Drinking water consumption and the functionality of the drinking water infrastructure are subject to the influence of external developments, such as new sanitation concepts or decreased population levels. These factors can influence both the drinking water demand (quantity) and water quality. How drinking water demand will evolve over the next 25 years is very unclear. This is why water companies require tools to determine how robust their current systems are under changing circumstances.
The objective of this project is to study the robustness of today’s drinking water infrastructure under changing drinking water demand.
Stress test with 12 possible future scenarios
In this study the robustness of the network in two pilot areas (at WML and Waternet) was tested to determine how network performance changes under extreme stress. In a stress test that takes into account a wide variation of future water demand, SIMDEUM was used to simulate short time-interval patterns for 12 possible future scenarios, ranging from eco-sanitation to more luxurious forms of water consumption, to sharply higher water loss. Then, five indicators were used to quantify and compare the outcomes of the scenarios: 1) water demand, 2) peak demand, 3) head loss, 4) residence time and 5) maximum velocity (self-cleaning capability).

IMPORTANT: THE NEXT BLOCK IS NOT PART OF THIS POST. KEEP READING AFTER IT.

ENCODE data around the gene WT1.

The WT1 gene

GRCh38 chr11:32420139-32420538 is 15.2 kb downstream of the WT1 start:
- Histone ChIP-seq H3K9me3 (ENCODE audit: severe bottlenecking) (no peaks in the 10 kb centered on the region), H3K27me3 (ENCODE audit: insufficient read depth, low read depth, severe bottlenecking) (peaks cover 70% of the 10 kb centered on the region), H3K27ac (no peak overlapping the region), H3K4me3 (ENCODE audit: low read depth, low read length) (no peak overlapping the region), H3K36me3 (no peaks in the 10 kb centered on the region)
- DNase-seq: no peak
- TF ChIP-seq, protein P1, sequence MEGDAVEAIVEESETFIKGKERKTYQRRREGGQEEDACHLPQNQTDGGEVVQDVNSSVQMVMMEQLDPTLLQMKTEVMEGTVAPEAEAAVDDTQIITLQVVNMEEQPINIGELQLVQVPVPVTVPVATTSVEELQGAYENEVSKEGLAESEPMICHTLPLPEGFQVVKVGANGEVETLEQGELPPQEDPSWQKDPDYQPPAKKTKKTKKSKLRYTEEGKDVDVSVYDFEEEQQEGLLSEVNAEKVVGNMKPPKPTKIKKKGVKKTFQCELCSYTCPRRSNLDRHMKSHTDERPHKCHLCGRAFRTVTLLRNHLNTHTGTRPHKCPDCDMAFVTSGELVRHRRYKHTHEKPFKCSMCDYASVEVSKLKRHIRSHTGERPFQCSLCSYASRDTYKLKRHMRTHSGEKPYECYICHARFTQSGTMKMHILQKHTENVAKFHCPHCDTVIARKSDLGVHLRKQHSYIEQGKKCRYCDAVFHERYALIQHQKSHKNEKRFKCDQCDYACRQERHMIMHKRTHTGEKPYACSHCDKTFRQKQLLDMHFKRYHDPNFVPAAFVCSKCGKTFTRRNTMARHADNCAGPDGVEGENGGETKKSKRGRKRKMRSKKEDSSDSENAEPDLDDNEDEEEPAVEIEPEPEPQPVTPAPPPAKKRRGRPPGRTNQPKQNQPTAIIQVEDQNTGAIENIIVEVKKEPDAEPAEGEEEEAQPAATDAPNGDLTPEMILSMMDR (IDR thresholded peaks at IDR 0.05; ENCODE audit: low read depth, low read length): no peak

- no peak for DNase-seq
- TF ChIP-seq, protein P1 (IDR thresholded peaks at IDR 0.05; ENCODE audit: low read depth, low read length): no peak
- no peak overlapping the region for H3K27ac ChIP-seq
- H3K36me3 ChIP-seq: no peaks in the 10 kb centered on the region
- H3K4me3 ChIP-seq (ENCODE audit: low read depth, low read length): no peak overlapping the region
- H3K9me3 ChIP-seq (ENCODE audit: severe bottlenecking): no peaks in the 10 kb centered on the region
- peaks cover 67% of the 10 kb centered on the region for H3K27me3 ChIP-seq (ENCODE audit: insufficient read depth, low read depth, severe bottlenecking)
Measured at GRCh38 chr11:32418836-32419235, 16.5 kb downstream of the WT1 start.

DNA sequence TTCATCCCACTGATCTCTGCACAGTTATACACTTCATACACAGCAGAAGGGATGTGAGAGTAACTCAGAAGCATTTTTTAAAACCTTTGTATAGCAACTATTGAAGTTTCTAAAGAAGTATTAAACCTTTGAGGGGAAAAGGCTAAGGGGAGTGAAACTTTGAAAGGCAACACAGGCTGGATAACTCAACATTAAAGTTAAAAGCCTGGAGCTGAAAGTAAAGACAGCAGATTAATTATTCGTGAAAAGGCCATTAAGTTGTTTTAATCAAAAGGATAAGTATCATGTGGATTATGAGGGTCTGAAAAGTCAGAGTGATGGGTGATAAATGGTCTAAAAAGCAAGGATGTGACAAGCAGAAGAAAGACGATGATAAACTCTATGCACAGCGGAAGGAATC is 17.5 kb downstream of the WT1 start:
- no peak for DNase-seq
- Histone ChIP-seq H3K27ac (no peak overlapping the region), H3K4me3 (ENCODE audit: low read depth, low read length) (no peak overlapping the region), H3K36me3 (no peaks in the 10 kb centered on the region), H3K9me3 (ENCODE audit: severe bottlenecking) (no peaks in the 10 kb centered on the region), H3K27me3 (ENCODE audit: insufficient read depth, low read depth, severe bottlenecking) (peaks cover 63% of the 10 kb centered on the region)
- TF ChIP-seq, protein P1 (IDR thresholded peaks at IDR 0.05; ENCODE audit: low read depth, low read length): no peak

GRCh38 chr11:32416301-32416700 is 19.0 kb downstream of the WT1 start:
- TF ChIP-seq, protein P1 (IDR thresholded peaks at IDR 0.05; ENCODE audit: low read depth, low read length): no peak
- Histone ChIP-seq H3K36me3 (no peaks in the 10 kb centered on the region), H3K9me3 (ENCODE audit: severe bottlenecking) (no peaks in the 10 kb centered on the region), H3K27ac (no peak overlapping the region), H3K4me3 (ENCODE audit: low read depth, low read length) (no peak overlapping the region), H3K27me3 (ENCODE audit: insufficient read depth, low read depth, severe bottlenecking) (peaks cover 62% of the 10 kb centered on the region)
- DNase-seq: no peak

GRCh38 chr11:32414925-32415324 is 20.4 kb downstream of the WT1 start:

Robust drinking water mains
The WML and Waternet pilot areas were sufficiently robust under all the scenarios: the outcome of the scenarios – more significant head loss and residence times – can be dealt with through operational management measures. The stress test is a useful means of analysing the functionality of the network under changing water demand.
Water companies that want to test the robustness of their own networks or of a new design – whether for a new area or one requiring a new network – can themselves apply the method developed. It is sufficient to calculate four extreme scenarios, with preferably seven patterns and a time interval of one minute. These consumption patterns can be easily generated with the Simdeum Pattern Generator (SPG). By monitoring, the water companies can anticipate future water consumption, and quantify the implications for water abstraction and treatment.